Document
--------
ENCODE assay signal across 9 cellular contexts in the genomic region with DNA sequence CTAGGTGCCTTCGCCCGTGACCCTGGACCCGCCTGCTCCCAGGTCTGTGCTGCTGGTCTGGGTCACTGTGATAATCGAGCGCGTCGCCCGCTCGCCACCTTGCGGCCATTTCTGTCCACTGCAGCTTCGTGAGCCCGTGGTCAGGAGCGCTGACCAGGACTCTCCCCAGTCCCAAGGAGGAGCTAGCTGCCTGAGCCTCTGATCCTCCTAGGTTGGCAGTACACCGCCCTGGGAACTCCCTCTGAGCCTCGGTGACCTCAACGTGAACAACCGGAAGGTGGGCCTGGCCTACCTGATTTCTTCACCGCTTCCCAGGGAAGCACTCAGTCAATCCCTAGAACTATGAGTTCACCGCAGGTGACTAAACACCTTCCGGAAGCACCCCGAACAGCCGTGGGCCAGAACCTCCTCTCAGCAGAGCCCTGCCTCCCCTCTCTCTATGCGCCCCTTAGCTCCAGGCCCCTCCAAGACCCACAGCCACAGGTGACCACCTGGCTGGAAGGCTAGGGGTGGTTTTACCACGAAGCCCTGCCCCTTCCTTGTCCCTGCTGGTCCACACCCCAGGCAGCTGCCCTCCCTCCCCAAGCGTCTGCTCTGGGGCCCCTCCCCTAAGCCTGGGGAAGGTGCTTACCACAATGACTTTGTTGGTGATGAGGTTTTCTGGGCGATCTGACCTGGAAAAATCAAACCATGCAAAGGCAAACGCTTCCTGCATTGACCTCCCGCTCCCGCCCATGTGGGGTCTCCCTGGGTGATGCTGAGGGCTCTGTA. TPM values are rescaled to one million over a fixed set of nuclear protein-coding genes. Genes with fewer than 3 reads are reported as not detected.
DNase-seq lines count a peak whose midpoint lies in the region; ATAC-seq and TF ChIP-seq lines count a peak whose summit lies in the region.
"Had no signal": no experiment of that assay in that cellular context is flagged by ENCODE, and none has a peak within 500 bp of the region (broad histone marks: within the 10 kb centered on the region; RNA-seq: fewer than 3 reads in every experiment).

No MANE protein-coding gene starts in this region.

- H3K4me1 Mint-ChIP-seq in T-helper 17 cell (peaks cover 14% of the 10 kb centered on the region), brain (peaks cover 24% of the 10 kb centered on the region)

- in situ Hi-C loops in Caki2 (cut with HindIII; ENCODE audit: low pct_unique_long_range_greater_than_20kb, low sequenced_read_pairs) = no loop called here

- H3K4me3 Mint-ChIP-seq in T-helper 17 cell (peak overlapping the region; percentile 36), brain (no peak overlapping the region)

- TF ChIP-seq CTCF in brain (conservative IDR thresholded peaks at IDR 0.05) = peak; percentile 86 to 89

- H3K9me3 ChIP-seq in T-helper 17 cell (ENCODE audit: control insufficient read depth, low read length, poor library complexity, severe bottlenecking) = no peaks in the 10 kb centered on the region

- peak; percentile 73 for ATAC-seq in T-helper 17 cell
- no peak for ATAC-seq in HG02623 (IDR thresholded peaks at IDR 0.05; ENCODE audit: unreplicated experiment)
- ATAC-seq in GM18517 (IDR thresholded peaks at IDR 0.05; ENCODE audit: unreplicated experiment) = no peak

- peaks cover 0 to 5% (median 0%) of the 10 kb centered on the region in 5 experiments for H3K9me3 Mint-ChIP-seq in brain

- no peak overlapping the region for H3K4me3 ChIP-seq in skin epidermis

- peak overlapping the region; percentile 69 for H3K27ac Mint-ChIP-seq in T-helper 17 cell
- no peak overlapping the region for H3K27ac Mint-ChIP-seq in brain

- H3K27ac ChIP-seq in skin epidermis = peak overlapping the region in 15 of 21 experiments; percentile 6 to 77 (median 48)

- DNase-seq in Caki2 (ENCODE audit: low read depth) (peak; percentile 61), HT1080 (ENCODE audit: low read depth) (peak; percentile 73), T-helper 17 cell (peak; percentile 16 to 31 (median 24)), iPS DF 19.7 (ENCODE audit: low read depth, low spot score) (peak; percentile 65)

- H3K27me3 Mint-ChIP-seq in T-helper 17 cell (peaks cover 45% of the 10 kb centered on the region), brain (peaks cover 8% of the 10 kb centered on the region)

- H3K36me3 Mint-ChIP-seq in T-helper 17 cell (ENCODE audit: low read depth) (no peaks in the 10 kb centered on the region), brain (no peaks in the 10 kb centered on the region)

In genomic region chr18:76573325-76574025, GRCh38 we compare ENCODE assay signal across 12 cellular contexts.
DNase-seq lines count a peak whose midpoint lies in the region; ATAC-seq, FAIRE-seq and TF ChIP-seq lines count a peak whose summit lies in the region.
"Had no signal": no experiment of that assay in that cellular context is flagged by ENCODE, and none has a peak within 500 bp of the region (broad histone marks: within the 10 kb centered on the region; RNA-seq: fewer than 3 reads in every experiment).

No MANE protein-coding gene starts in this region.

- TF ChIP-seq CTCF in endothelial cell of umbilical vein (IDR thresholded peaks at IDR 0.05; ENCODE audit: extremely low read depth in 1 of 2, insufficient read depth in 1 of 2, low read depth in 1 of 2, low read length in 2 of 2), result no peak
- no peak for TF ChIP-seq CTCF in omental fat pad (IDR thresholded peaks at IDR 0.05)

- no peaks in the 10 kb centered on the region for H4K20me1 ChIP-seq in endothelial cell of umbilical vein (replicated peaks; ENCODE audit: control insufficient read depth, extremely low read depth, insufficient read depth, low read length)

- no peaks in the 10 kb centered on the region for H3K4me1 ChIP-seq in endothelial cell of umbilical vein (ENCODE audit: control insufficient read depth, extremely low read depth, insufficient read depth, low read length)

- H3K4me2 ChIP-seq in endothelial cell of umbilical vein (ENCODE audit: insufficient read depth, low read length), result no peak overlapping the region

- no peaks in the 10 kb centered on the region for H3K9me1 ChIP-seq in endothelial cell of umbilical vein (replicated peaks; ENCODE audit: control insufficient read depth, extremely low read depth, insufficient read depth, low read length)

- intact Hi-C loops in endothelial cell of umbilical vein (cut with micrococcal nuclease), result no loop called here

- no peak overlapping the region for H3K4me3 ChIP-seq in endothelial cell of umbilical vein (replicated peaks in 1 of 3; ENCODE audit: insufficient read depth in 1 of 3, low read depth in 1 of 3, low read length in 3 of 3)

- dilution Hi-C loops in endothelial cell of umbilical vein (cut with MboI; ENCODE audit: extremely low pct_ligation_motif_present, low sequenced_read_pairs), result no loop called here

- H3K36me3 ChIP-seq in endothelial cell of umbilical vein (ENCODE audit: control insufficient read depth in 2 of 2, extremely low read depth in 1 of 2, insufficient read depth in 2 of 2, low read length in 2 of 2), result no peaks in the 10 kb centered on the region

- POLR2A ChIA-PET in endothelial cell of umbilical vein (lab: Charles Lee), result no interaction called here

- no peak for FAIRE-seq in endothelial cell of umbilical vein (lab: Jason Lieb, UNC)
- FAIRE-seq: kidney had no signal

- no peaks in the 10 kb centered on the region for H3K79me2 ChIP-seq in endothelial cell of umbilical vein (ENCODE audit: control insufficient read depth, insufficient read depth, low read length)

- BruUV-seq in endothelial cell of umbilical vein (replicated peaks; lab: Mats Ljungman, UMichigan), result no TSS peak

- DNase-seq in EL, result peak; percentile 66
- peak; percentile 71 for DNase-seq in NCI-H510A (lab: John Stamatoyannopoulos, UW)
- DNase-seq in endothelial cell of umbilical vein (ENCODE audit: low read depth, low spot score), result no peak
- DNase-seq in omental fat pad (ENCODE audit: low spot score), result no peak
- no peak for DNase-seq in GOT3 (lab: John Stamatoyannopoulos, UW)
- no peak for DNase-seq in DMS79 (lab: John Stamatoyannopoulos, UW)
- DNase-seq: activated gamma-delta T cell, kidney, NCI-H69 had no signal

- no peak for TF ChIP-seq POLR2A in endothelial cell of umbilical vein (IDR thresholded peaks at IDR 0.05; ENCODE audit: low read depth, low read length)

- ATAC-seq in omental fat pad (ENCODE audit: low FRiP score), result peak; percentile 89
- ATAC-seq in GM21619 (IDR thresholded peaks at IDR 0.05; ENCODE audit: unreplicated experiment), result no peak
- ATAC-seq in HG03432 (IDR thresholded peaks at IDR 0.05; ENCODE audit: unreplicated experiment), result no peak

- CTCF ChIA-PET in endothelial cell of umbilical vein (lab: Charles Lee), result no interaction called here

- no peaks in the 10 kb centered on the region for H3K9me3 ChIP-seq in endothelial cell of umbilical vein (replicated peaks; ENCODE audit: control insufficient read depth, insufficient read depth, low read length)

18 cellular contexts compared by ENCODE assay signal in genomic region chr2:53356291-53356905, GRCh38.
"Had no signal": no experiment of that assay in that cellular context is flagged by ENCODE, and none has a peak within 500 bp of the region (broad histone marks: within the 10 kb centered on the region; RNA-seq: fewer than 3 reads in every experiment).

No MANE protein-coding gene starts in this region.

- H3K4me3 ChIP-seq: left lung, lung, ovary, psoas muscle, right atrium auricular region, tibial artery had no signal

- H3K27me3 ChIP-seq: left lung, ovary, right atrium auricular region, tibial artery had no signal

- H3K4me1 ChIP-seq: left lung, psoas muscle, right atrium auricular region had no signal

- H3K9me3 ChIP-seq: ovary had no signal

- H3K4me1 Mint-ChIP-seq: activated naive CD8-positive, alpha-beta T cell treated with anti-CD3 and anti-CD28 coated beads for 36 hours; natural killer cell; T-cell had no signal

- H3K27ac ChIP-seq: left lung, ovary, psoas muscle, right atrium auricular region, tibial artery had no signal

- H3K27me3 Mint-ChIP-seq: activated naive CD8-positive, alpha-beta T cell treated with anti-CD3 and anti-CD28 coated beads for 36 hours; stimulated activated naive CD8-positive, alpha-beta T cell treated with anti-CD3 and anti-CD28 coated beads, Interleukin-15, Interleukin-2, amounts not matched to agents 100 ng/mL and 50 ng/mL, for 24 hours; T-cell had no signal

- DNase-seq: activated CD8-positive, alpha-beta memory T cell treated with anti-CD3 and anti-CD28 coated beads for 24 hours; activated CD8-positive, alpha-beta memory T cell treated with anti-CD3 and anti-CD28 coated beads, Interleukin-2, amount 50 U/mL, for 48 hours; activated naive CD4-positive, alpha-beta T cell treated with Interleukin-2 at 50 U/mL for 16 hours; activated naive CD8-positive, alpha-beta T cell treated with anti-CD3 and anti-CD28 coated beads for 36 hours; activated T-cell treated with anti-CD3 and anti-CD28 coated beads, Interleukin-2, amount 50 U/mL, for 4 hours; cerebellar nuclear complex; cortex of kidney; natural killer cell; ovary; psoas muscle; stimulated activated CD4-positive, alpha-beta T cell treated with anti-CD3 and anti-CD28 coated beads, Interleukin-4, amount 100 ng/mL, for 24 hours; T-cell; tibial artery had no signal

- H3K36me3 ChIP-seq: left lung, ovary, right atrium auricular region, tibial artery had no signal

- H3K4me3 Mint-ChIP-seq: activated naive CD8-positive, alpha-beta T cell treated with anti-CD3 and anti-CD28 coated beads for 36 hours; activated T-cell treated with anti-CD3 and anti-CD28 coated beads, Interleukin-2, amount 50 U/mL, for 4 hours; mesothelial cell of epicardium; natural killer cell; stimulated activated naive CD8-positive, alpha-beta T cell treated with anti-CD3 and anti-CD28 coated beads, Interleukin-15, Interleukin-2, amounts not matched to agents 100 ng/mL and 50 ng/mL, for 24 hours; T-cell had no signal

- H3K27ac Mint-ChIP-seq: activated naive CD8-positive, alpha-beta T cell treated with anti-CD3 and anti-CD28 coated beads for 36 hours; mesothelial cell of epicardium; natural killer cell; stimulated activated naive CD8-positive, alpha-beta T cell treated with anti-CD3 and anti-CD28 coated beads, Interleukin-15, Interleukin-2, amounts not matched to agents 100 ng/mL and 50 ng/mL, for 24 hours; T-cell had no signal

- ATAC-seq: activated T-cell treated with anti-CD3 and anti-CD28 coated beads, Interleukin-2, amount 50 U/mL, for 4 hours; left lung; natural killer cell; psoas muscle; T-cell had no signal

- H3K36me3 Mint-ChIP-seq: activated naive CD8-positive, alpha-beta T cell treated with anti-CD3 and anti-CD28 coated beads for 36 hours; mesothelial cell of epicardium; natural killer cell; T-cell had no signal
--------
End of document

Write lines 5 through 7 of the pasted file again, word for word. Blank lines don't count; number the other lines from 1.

- H3K4me1 Mint-ChIP-seq in T-helper 17 cell (peaks cover 14% of the 10 kb centered on the region), brain (peaks cover 24% of the 10 kb centered on the region)

- in situ Hi-C loops in Caki2 (cut with HindIII; ENCODE audit: low pct_unique_long_range_greater_than_20kb, low sequenced_read_pairs) = no loop called here

- H3K4me3 Mint-ChIP-seq in T-helper 17 cell (peak overlapping the region; percentile 36), brain (no peak overlapping the region)